Monitoring, evaluation and learning: why it’s an activist’s best friend

Why is Gender & Development focusing on monitoring, evaluation and learning (MEL) this issue? Editor Caroline Sweetman explains how gender sensitive MEL can support women’s empowerment as well as reporting on it.

Gender & Development turns 21 this year, and we’re celebrating by looking at a really hot topic: monitoring, evaluation and learning. There’s no mistake here – though on the face of it, MEL may sound like a somewhat dry, technical topic, it is in fact profoundly political. MEL helps development organisations get better at what they do, understand
their work more deeply, and take their donors and supporters with them as they learn.  In the words of my colleague Kimberly Bowman, Gender and MEL adviser for Oxfam, ‘A good MEL system is an activist’s best friend.’

This issue of Gender & Development features a unique and unequalled range of different views by authors who’ve all been involved in MEL from a gender equality and women’s rights perspective. The articles here are powerful and useful taken
individually, but appearing as a collection they enable development policymakers and practitioners to compare a wide array of experiences and gain real insight into state-of-the-art approaches to gender-transformative MEL. 

We’re in an era of austerity spending in the Global North and tracking and reporting the impact of development programming in the Global South is a priority at the time of writing.  Resources available for development fall far short of what is needed, and northern governments and development organisations are keener than ever to use their resources as efficiently as possible. 

Donors want hard evidence of quick wins and magic bullets… MEL is a sensitive area

A good MEL approach helps provide value for money, but feminists emphasise the ‘value’ part of this phrase: successful work to support women’s rights and gender equality requires time and sustained support. Yet donors want hard evidence of quick wins and magic bullets:  in this light, MEL is a sensitive area. It’s obviously to be hoped that MEL will reveal a good news story of how helpful development projects are to women in their daily lives, and in their struggles for equality and justice. Yet the full story is often more complex than this,
with lessons to be learned about the need for modest aims in development, difficulties in attribution, and sometimes some horror stories, for example  when women give the thumbs-down to projects which have proved more of a hindrance than a help to them.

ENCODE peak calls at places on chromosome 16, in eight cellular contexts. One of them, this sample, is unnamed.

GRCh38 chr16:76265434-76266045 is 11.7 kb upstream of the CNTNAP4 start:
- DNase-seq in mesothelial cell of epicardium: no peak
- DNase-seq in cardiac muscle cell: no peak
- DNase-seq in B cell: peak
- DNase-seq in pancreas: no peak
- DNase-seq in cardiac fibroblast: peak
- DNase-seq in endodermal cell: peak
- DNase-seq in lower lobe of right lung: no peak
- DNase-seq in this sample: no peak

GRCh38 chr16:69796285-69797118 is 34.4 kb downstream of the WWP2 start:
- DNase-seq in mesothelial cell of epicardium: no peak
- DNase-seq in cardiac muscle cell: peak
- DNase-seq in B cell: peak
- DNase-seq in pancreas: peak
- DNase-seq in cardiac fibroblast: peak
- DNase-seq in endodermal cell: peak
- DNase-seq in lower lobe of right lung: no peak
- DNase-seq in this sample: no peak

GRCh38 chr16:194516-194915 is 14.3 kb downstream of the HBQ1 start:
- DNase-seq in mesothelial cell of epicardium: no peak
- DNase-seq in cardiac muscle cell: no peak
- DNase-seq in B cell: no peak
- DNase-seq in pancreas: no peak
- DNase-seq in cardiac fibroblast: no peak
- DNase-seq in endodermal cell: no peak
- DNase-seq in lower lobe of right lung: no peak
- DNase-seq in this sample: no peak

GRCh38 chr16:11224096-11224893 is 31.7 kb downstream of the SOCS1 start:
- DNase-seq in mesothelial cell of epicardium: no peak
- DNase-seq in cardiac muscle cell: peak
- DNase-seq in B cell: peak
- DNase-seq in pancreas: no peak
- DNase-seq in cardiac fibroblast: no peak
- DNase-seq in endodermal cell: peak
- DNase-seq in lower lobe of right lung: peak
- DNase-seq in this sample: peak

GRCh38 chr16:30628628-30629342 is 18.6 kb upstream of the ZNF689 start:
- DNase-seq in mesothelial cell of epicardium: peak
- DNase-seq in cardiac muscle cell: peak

Gendered approaches to MEL emphasise the importance of seeking out women’s and girls’ own analyses of development and its impact on their lives. ‘This development project has not been a backbone to support women here, it’s been a “throatbone” which is choking us,’ a woman told me in 1997 in a village in North Wollo, Ethiopia.  She was speaking of a big rural development project, designed without much input from women and yet claiming to ’empower’ them – in terms they didn’t understand or recognise themselves. MEL
can provide feminists with the evidence they need to advocate for thoughtful, well-planned development which involves women and girls at every stage, and focuses on the social and political aspects of empowerment as well as the economic.

MEL can provide feminists with the evidence they need to advocate for thoughtful, well-planned development which involves women and girls at every stageIn this issue, Paola Pereznieto and Georgia Taylor of the UK Overseas Development Institute present findings from a review of 70 evaluations of
development interventions that aimed to support the economic empowerment of women and girls. Critically, they define economic empowerment as a process whereby women and girls experience transformation in power, agency and economic advancement. By moving beyond the ubiquitous, narrower understanding of economic empowerment as purely and simply concerned with income generation, this study is a must-read. 

A range of articles here help development practitioners to ‘square the circle’ in terms of managing the pressure to report on results with drawing on women’s own perceptions of their lives and gender power relations. Often these approaches use ‘mixed’ – qualitative and quantitative – research methods with the aim of empowering women as they are used.

Womankind Worldwide, CARE and Oxfam are just three of the organisations sharing their learning in this issue on how best to do this.

Development organisations of all kinds should be looking for the best value for money for marginalised people. But it is important that this is done in a way that recognises the scope of the changes that are needed. It is also important that spending is targeted in ways that genuinely support women living in poverty to challenge inequality in social and political arenas as well as in the marketplace.
MEL can be used to help do this responsibly and well, by holding our own organisations to account, and contributing to knowledge that will provide a foundation for better work in future. And all this, in ways which empower rather than disempower women themselves, and their organisations in the Global South. Lessons learned from the fit – or lack of fit – between projects and people’s realities can be used to develop future initiatives that are more relevant, more sophisticated and savvy in their ambition.

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Author: Caroline Sweetman
Archive blog. Originally posted on Oxfam Policy & Practice.